Wednesday, December 22, 2010

RUTH 3:16

     "When Ruth came to her mother-in-law, Naomi asked, 'How did it go, my daughter?'  Then she told her everything Boaz had done for her."   (NIV)

Ruth and Naomi, from "Women in the BIble", painter unknown 
    Love. Selfless love. The kind in which each party places the other ahead of self.  The kind we all wish we could be a part of.  Ruth and her mother-in-law had that type of love.  Ruth was from Moab, a territory which was well-known for idol worship.  But when Ruth married one of Nami's sons, Namoi taught her about God.  And Ruth became a faithful follower of God.
     The name "Ruth: means "lovely friend",  and the name "Naomi" means "pleasant".  But, as the story unfolds, both Ruth and Naomi are recently widowed and destitute.  Naomi has made plans to return to her hometown of Bethlehem;  she hopes that she will find a relative there who will take her in.  As a widow, this is her only hope of survival.  Unsure of what will happen in Bethlehem, Naomi encourages Ruth to stay put, remarry, and be secure.  But Ruth insists on going with Naomi to Bethlehem;  she can't allow her friend to go alone with no one to take care of her.  This was a true friendship between these women;  each was putting the other's needs first.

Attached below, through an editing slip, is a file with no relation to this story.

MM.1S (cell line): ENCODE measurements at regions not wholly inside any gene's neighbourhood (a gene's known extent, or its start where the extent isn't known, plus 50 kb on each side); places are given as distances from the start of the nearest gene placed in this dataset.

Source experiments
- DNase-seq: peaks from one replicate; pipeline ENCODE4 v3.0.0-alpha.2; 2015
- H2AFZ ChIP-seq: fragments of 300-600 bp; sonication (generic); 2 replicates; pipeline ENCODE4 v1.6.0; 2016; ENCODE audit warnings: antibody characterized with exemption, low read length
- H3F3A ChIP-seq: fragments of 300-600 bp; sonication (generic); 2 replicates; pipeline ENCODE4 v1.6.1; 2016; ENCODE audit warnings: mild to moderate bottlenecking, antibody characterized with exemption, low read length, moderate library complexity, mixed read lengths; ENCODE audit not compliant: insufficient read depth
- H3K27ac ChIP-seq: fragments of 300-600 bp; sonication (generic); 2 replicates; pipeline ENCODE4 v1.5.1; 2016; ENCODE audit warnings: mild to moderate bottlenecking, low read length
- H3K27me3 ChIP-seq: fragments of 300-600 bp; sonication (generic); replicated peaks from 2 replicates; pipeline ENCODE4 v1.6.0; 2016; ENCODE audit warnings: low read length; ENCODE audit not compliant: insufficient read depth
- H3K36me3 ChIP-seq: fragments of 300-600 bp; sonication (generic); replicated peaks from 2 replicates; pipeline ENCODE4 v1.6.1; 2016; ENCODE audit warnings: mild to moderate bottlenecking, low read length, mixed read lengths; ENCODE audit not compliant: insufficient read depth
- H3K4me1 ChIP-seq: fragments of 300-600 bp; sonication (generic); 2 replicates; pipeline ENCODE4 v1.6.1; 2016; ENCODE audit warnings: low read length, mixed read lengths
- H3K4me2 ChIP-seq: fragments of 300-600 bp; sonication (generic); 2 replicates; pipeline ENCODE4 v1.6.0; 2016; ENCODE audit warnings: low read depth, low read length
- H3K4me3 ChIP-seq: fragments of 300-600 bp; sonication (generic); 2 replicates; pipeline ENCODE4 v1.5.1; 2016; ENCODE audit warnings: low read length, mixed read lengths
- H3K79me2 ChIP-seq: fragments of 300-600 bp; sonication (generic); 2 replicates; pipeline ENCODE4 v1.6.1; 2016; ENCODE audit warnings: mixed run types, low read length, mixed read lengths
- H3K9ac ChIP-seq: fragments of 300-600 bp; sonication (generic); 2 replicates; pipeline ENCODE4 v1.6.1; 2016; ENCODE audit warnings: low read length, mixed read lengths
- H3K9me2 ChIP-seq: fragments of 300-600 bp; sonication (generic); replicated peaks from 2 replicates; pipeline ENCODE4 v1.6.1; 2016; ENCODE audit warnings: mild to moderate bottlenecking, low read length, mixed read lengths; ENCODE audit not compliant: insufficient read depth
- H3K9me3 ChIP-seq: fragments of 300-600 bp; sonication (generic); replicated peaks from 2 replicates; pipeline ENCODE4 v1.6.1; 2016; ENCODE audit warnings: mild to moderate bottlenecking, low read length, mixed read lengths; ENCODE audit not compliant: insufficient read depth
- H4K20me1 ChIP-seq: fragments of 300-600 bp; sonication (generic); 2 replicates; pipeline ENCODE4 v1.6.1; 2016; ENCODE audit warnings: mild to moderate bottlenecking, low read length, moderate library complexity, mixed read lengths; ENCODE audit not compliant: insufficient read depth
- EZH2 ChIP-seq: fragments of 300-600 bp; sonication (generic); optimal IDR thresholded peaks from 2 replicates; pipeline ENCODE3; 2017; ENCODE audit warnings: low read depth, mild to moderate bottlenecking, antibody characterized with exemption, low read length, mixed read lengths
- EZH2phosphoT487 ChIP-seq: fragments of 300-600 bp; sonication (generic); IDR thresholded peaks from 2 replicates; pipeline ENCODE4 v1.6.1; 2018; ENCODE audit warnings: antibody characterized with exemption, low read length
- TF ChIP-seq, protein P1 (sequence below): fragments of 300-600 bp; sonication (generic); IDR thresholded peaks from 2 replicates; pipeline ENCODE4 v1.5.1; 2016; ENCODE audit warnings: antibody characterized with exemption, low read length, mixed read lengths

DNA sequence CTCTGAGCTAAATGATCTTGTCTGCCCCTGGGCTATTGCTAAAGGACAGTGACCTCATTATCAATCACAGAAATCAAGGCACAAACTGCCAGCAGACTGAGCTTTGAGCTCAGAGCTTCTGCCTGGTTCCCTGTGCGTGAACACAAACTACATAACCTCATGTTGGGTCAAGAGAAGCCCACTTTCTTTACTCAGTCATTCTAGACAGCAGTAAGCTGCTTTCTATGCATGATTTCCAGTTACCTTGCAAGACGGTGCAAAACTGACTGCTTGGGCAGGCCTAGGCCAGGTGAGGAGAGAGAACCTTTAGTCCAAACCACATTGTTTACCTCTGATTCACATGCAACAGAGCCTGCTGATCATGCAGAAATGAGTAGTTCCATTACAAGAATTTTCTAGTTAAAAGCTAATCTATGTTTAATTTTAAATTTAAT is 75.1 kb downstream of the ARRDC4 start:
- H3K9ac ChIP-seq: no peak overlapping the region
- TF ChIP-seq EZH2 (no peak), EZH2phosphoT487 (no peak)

Ruth in the Fields, painter Merle Hughes

 When the two women arrive in Bethlehem, they start to glean grain from a field.  In those days, it was the law to leave the corners of one's field unharvested.  These corners could then be gleaned by widows, orphans, and foreigners - all of whom would starve otherwise.  The women were gleaning the field when Boaz, the owner of the field, arrived on the scene.  He instructed his men to give them extra grain and to be kind to them.  As it turns out, Boaz was related to Naomi's deceased husband, but Boaz showed kindness to the women before he knew this.
     The book of Ruth has only four chapters.  It's an easy read.  And it's sort of like a "Cinderella story". Ruth would be "Cinderella" and Boaz would be "Prince Charming".  Boaz, a wealthy man, showed kindness to both women upon their arrival in Bethlehem.  Eventually, Boaz married Ruth, and they took Naomi in and cared for her the rest of her life.  It is recorded in the Bible that throughout her days Ruth was known for her love and kindness toward others.  That sounds like "happily ever after" to me...
     But, then, the writer tacked on a little list of geneology at the end of Ruth's story. And, we find out from this list of who-begat-whom that Ruth was the great-grandmother of king David, which makes her a direct ancestor of Jesus the Messiah.  There are only four women listed in the geneology of Jesus Christ.  Ruth is one of them. So, from an "unimportant" widow from a pagan country... came a great woman of God.

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